Five things ANZ businesses should know about storing customers’ data

Yaniv Hoffman

All Australian and New Zealand retailers, merchants and businesses that accept card payments need to comply with the industry standard Payment Card Industry Data Security Standard (PCI DSS).

By Radware Vice President Sales Yaniv Hoffman. 

It stipulates what types of security protections organisations should employ, and mandates stringent financial penalties for exposure of customer records.

Other sectors including health care, financial services industry and government agencies also need to comply. There are other regional and national regulations, such as the General Data Protection Regulation (GDPR) in Europe, but no set of rules or legal requirements apply to everyone.

Many of these national and industry standards vary widely, yet they hold several core tenets in common. For example, they mandate the use of specific security mechanisms or procedures. They impose stringent penalties on the exposure of protected data, and sometimes even criminal liability. They apply widely, not just to customers in specific territories or regions, but worldwide.

Organisations must make sure they fully understand which regulations apply to them, and they should strive to do whatever they can to avoid breaches before they find out the hard way what the penalties are for the violations.

A common question is, should customer information be destroyed after a certain point?

This is a tricky question, and there is no single definitive answer. In theory, yes, customer data should be destroyed. But one of the benefits of the digital age is the fact that we can store data indefinitely.

Many organisations exercise this practice, and many customers want to have this data available to them. With that said, the best approach should not necessarily focus on the destruction of older data but rather focus on the overall protection of all data, both old and new, to make sure this data is not exposed.

A careful provider of cloud security services doesn’t hold customer data directly. Yet it will maintain metadata about customer transactions that flow through its systems in the form of logs, security events, etc. Most products and services allow customers to configure the retention time of logs and alerts. Keep in mind that retention policies have to do with customer lists, websites, etc.

Retention periods can vary significantly, based on the type of information and how it is used. My own company’s retention periods are based on criteria that include legally mandated retention periods, pending or potential litigation, intellectual property or ownership rights, contract requirements, operational directives or needs, and historical archiving.

When we no longer need to use personal information, we remove it from our systems or depersonalise it, so we can’t identify customers.

The General Data Protection Regulation (GDPR) has had a significant impact on organisations. It affects organisations based in Europe (EU) and any organisation that processes and stores EU citizens’ data, which is almost every organisation.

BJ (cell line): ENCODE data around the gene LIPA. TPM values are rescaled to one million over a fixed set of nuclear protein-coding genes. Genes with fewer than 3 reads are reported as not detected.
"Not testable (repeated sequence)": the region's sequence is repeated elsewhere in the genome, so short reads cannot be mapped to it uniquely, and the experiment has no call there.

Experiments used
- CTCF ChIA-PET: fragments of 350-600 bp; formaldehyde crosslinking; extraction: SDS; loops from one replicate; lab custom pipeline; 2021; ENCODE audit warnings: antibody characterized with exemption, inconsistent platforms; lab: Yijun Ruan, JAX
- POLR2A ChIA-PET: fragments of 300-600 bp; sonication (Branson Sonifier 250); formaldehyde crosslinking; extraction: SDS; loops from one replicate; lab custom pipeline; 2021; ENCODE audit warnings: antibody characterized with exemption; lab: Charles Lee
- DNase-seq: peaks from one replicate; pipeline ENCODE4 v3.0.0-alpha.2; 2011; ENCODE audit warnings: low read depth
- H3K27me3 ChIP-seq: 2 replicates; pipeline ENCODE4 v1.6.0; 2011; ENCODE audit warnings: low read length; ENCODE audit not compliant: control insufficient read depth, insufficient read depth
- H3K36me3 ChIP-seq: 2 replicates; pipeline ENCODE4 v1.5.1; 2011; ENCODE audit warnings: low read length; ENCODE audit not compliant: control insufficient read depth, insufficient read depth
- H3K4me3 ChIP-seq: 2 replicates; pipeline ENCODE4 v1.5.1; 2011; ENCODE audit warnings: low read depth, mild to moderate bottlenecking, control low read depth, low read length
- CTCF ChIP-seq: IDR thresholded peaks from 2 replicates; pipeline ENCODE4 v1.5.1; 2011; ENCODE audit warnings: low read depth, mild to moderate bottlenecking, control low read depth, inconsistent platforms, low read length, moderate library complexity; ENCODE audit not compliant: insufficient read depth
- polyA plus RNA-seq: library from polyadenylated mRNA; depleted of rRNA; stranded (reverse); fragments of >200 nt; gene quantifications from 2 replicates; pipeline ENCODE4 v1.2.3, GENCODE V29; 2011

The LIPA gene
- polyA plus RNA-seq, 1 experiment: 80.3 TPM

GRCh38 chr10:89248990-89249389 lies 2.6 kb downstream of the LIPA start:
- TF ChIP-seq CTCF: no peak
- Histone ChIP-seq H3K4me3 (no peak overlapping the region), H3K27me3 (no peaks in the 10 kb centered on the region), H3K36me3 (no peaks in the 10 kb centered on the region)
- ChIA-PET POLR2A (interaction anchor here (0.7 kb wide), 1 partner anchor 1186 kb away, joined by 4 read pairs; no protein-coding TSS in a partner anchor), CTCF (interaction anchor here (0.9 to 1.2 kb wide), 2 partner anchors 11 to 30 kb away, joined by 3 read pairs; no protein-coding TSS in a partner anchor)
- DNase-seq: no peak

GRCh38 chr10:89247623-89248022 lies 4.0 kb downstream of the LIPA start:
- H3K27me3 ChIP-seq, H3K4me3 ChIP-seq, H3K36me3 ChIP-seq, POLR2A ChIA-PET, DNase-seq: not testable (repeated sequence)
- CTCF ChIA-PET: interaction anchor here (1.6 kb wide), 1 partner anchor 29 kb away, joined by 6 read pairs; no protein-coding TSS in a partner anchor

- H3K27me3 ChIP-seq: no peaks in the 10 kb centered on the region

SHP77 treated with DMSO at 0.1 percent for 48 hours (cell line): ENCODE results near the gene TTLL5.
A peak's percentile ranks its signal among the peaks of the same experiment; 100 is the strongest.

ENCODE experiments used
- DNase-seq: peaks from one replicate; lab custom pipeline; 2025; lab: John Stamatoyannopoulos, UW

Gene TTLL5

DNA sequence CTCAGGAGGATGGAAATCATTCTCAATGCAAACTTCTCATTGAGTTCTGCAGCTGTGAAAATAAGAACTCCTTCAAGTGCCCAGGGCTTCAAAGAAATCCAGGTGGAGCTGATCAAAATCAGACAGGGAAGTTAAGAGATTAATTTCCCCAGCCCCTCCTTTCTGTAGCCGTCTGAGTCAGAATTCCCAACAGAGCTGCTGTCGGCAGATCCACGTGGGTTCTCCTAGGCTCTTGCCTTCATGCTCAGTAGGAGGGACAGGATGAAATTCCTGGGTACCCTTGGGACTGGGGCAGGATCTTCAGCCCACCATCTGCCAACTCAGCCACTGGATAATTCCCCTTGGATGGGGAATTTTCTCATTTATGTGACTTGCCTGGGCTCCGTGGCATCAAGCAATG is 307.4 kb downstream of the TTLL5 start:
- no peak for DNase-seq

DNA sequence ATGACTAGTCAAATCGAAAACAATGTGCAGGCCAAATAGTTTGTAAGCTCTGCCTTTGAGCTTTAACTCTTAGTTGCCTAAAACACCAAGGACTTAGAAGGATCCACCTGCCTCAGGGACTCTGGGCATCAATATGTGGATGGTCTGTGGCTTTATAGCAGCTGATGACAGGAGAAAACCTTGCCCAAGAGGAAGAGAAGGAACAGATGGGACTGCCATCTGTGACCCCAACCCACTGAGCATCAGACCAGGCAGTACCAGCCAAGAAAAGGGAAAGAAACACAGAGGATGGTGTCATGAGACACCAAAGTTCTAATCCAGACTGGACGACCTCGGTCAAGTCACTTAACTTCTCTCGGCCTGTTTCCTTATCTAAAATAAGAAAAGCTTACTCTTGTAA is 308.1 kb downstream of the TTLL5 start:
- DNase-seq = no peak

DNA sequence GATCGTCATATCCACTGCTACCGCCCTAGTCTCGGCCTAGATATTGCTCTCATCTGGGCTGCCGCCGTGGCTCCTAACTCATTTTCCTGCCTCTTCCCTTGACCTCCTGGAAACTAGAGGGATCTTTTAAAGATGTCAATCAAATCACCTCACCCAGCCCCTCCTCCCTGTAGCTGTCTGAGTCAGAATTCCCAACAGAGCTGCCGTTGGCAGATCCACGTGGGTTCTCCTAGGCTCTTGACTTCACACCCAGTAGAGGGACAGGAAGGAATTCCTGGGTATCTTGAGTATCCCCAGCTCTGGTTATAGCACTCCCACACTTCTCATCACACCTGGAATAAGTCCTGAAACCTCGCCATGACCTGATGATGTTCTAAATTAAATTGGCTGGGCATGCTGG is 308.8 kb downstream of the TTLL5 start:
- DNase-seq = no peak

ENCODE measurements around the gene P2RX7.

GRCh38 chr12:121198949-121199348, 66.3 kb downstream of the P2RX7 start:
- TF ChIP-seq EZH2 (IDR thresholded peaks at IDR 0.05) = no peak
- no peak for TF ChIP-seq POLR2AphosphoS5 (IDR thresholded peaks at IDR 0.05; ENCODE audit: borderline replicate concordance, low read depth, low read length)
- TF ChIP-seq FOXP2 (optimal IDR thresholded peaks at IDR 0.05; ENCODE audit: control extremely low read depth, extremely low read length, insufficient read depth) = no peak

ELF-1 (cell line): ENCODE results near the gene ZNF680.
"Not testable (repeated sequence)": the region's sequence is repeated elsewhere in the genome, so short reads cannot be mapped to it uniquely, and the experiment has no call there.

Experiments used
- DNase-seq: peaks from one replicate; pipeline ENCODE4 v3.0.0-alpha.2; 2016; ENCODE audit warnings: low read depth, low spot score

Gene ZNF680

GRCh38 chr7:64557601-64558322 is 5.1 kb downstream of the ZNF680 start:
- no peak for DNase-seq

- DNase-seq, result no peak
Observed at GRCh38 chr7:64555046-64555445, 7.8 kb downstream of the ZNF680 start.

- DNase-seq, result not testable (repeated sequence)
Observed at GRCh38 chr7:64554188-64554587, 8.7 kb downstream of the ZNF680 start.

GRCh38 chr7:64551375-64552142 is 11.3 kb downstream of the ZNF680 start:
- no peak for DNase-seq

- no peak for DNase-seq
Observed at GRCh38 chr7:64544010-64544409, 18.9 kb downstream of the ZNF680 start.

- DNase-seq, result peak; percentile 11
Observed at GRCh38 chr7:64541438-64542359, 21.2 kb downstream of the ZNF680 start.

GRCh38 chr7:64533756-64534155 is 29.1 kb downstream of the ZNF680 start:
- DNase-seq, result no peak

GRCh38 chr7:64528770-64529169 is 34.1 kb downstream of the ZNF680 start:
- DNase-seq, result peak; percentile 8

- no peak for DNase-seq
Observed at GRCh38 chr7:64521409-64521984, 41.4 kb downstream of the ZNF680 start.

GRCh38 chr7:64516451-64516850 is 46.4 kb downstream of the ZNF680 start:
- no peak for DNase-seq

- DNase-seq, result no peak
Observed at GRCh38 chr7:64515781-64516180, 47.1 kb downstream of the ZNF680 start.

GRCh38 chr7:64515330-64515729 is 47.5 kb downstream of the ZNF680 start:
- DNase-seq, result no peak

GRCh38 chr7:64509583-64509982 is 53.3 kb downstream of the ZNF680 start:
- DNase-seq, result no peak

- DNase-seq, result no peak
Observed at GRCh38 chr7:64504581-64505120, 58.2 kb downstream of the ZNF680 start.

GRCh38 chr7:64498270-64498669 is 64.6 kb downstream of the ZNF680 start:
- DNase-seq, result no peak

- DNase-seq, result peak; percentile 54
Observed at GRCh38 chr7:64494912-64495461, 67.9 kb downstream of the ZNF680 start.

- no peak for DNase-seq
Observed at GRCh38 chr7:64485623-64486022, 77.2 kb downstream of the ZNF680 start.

Looking ahead, we are constantly assessing how local regulations impact us. For example, there are many new privacy regulations in India and Brazil, which have to do with data residency and taking customer data out of those countries. That, in part, led my company to expand services in India and Brazil in 2020. This is something we’re constantly evaluating and on the lookout for.

Here are five things businesses should know about storing customers’ data:

  1. The cloud is not ‘more’ or ‘less’ secure – it is different. This means that organisations need defences specifically adapted to the cloud and to the unique threats those organisations face.
  2. Safeguard both an application ‘surface’ and cloud application ‘infrastructure’ (ie, the backend). Vulnerabilities can come from either side, so it is essential to safeguard both.
  3. Implement ‘positive’ security. Attacks keep becoming more sophisticated, and organisations can no longer rely only on signatures of existing attacks. They need protection based on a positive security model that can automatically identify and block illegitimate traffic.
  4. Security is a discipline. Within it, there are many sub-disciplines (such as application security, DDoS, etc.). Organisations need to rely specifically on the people who are experts in safeguarding against these attacks.
  5. Detection is essential, but the correlation is critical. It’s not enough to detect attacks. Businesses need to correlate events intelligently across multiple threat surfaces, application layers and time spans to connect event A, to event B, to event C — even if they are months apart.  This will help to determine when an organisation is under attack and be able to block it in time.

 

Yaniv Hoffman

Yaniv Hoffman is Vice President Sales at Radware. He is an experienced leader with vast track record of building high performance teams, technology-based professional and customer services globally, along with broad expertise across large enterprises, service providers and telecommunication markets. Yaniv holds a BA in computer science, graduated from Program on Negotiation, Harvard Law School, and holds a certificate of Executive Leadership from Cornell university. 

About Radware

Radware offers cyber security and application delivery solutions for physical, cloud and software defined data centres. Its solutions secure the digital experience by providing infrastructure, application, corporate IT protection and availability services to enterprises. Radware’s solutions empower enterprise and carrier customers to adapt to market challenges quickly, maintain business continuity and achieve maximum productivity while keeping costs down.